Kevin Pugh, Wildlife Biologist, Alabama Division of Wildlife and Freshwater Fisheries
You are sitting on your porch enjoying a late summer sunset, or maybe an early morning sunrise, when the silence is interrupted by a rather sharp “chuck-chuck-chuck” sound coming from the shrubbery. Not seeing anything and unsure of what it is, you dismiss the sound from your mind. A few days later you notice the bird seed disappearing from the bird feeder at a higher than normal rate, or maybe a small hole has appeared at the edge of the patio. That evening, as you walk out on the porch, you catch a glimpse of a reddish-brown flash as it disappears into a hole. Congratulations, you now have a new resident commonly known as a chipmunk. Despite the cartoon and movie depictions, chipmunks do not make good guests.
The Eastern chipmunk is a small, reddish-brown, ground-dwelling squirrel. It is typically 5 or 6 inches long and weighs about 3 ounces. It has two tan and five black stripes on its back, and two tan and two brownish stripes on each side of its face. The tail is 3 to 4 inches long. When startled, it makes a hasty retreat with its tail straight up in the air. Although they can climb trees, chipmunks spend most of their time on the ground.
Eastern chipmunks typically inhabit woodlands and woodlot edges, but they also inhabit areas in and around homes. They are most active during the early morning and late afternoon. Burrows are usually well hidden in woodpiles, near stumps or brush piles or around the edges of buildings. The chipmunk also disguises its burrow entrance by carrying the dirt away in its cheek pouches and scattering it away from the burrow, making the burrow entrance less conspicuous. The main burrow tunnel is normally 20 to 30 feet long but, where cover is sparse, chipmunks may excavate complex burrow systems. The burrow system usually consists of a nesting chamber, one or two food storage chambers, various side pockets connected to the main tunnel, and separate escape tunnels. During cold weather, chipmunks enter a restless hibernation and are relatively inactive. They don’t enter a deep hibernation, but rely on the cache of food they previously brought to the burrow. On warmer winter days, they may also be observed scurrying actively above ground. Most chipmunks emerge from hibernation in early March.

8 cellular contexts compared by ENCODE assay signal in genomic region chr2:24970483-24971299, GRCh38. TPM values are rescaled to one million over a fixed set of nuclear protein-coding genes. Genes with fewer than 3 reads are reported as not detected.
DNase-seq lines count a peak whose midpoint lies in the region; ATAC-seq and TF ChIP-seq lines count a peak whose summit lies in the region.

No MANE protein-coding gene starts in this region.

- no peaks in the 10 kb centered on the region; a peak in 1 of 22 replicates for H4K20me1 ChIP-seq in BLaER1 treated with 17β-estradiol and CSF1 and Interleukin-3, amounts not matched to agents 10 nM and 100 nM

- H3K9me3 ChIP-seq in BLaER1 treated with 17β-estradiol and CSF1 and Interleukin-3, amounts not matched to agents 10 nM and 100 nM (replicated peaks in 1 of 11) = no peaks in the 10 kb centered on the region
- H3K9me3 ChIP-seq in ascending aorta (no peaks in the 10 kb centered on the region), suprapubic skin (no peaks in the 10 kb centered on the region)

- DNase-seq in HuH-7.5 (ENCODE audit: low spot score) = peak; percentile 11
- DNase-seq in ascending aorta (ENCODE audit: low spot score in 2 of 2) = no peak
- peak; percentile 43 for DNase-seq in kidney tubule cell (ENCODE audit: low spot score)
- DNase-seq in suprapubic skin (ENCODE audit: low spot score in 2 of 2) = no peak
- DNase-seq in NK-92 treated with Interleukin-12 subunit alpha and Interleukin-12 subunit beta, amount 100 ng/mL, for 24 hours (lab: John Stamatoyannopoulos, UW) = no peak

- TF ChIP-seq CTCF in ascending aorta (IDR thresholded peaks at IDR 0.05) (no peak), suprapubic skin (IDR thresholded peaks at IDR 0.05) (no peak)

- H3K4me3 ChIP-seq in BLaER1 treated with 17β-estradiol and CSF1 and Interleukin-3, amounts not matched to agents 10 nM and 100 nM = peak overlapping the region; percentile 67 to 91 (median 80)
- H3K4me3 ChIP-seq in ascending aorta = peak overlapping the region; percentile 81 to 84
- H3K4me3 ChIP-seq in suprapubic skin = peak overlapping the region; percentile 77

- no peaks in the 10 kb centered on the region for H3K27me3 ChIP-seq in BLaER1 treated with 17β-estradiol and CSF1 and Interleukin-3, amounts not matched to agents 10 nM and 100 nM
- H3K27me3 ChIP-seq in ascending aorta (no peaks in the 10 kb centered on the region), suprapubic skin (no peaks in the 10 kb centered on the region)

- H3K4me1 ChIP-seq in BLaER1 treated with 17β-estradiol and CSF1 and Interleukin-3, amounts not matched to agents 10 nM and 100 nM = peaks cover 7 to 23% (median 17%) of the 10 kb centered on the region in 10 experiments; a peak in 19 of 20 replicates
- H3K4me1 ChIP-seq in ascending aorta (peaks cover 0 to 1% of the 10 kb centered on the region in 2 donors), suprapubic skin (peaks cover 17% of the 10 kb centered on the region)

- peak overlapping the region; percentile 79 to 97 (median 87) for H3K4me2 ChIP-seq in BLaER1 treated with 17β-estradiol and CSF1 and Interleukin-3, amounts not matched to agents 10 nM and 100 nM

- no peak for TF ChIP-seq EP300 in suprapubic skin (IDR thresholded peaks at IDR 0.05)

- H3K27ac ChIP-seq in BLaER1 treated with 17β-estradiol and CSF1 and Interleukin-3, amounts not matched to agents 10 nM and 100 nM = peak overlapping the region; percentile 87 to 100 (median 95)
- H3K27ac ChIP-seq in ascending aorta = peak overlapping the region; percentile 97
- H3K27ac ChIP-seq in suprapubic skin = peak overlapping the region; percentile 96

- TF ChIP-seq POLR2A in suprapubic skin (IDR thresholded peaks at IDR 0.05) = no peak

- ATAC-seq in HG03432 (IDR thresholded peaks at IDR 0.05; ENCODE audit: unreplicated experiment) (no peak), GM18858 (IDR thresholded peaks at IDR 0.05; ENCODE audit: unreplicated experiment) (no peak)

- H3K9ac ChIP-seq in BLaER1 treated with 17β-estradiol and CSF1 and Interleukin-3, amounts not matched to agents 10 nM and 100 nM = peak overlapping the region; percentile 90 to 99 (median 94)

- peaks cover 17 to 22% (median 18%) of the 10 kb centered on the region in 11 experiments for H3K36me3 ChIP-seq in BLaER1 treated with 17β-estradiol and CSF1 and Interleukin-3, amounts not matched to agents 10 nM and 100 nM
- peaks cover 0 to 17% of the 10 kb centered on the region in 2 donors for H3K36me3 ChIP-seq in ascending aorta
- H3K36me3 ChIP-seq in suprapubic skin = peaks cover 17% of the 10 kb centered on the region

Chipmunks generally have two litters a year with two to five young born in the spring and again in later summer or early fall. The young appear above ground when they are four to six weeks old. They will leave the burrow at six to eight weeks of age and reach sexual maturity within a year. The life span of an adult chipmunk is usually about three years.
Chipmunks feed primarily on grains, nuts, berries, seeds, mushrooms, insects and carrion. They may also occasionally prey on young birds and bird eggs. Although they feed mostly on the ground, they will climb trees in the fall to gather nuts, fruits and seeds. Chipmunks store food in their burrows throughout the year.
Although chipmunks are considered minor agricultural pests, most conflicts with chipmunks are nuisance in nature. When present in larger numbers, they can cause structural damage by burrowing under patios, walls or foundations. They may also consume flower bulbs, seeds, or seedlings, as well as bird seed, grass seed and pet food.
Chipmunks should be excluded from buildings wherever possible by using hardware cloth, caulking, or other appropriate materials to close openings where they could gain entry. Hardware cloth may also be used to exclude chipmunks from flower beds. Seeds and bulbs can be covered with hardware cloth with the cloth extending at least one foot past each margin of the planting. Where high populations of chipmunks exist, exclusion is less expensive in the long run than trapping.
Other things to consider when protecting against chipmunk damage are to remove wood piles and debris next to building foundations. Landscaping features such as ground cover, trees and shrubs should not be planted in continuous fashion connecting wooded areas with home foundations. Bird feeders should also be placed at least 15 to 30 feet away from buildings so spilled bird seed does not attract and support chipmunk populations near the building.
Once chipmunks have taken up residence, trapping is the most practical method of eliminating the unwanted pests. Live traps can be baited using peanut butter, seeds or cereal grains. Place the trap along the paths where chipmunks have been seen. Pre-baiting the trap for two or three days will help condition chipmunks to associate the trap with a free food source. Only set the trap after chipmunks are actively feeding on the bait in and around the trap. Check traps frequently to remove captured chipmunks and any non-target animals. Live-trapped chipmunks should be transported and released several miles from the point of capture in an area where they will not bother anyone else. Common rat traps can be used to get rid of chipmunks if these traps are isolated from children, pets and other wildlife. To avoid killing songbirds in rat traps, place the traps under a small box with openings that allow only chipmunks to have access to the baited traps.
Although chipmunks are often considered cute and are definitely entertaining to watch, they make very poor guests. Their consumption of seeds, flower bulbs, fruits and vegetables is annoying at best. Chipmunks can be also be very destructive when it comes to burrowing activities around structures and may even compromise the structural integrity of stairs, patios and foundations. Always remember, exclusion is much cheaper than eradication.